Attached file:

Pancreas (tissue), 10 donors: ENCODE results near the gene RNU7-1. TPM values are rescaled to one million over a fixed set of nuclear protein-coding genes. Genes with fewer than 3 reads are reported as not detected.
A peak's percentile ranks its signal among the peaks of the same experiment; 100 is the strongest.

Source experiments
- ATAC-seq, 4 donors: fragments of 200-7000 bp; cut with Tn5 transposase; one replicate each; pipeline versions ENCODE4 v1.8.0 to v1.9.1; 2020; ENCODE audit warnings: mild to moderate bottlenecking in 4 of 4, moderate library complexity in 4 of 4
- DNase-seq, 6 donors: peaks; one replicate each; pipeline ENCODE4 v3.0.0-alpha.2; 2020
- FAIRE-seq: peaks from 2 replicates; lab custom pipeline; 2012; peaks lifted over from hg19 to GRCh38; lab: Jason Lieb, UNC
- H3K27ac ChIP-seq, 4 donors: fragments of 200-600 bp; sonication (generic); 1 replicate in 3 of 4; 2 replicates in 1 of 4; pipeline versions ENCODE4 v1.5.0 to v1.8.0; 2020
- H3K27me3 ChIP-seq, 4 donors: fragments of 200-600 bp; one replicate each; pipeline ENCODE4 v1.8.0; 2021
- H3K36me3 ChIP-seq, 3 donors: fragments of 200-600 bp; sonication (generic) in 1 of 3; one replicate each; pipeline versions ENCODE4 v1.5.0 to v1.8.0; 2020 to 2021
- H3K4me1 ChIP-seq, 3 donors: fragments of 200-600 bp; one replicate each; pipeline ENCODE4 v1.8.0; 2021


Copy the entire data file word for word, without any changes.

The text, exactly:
Pancreas (tissue), 10 donors: ENCODE results near the gene RNU7-1. TPM values are rescaled to one million over a fixed set of nuclear protein-coding genes. Genes with fewer than 3 reads are reported as not detected.
A peak's percentile ranks its signal among the peaks of the same experiment; 100 is the strongest.

Source experiments
- ATAC-seq, 4 donors: fragments of 200-7000 bp; cut with Tn5 transposase; one replicate each; pipeline versions ENCODE4 v1.8.0 to v1.9.1; 2020; ENCODE audit warnings: mild to moderate bottlenecking in 4 of 4, moderate library complexity in 4 of 4
- DNase-seq, 6 donors: peaks; one replicate each; pipeline ENCODE4 v3.0.0-alpha.2; 2020
- FAIRE-seq: peaks from 2 replicates; lab custom pipeline; 2012; peaks lifted over from hg19 to GRCh38; lab: Jason Lieb, UNC
- H3K27ac ChIP-seq, 4 donors: fragments of 200-600 bp; sonication (generic); 1 replicate in 3 of 4; 2 replicates in 1 of 4; pipeline versions ENCODE4 v1.5.0 to v1.8.0; 2020
- H3K27me3 ChIP-seq, 4 donors: fragments of 200-600 bp; one replicate each; pipeline ENCODE4 v1.8.0; 2021
- H3K36me3 ChIP-seq, 3 donors: fragments of 200-600 bp; sonication (generic) in 1 of 3; one replicate each; pipeline versions ENCODE4 v1.5.0 to v1.8.0; 2020 to 2021
- H3K4me1 ChIP-seq, 3 donors: fragments of 200-600 bp; one replicate each; pipeline ENCODE4 v1.8.0; 2021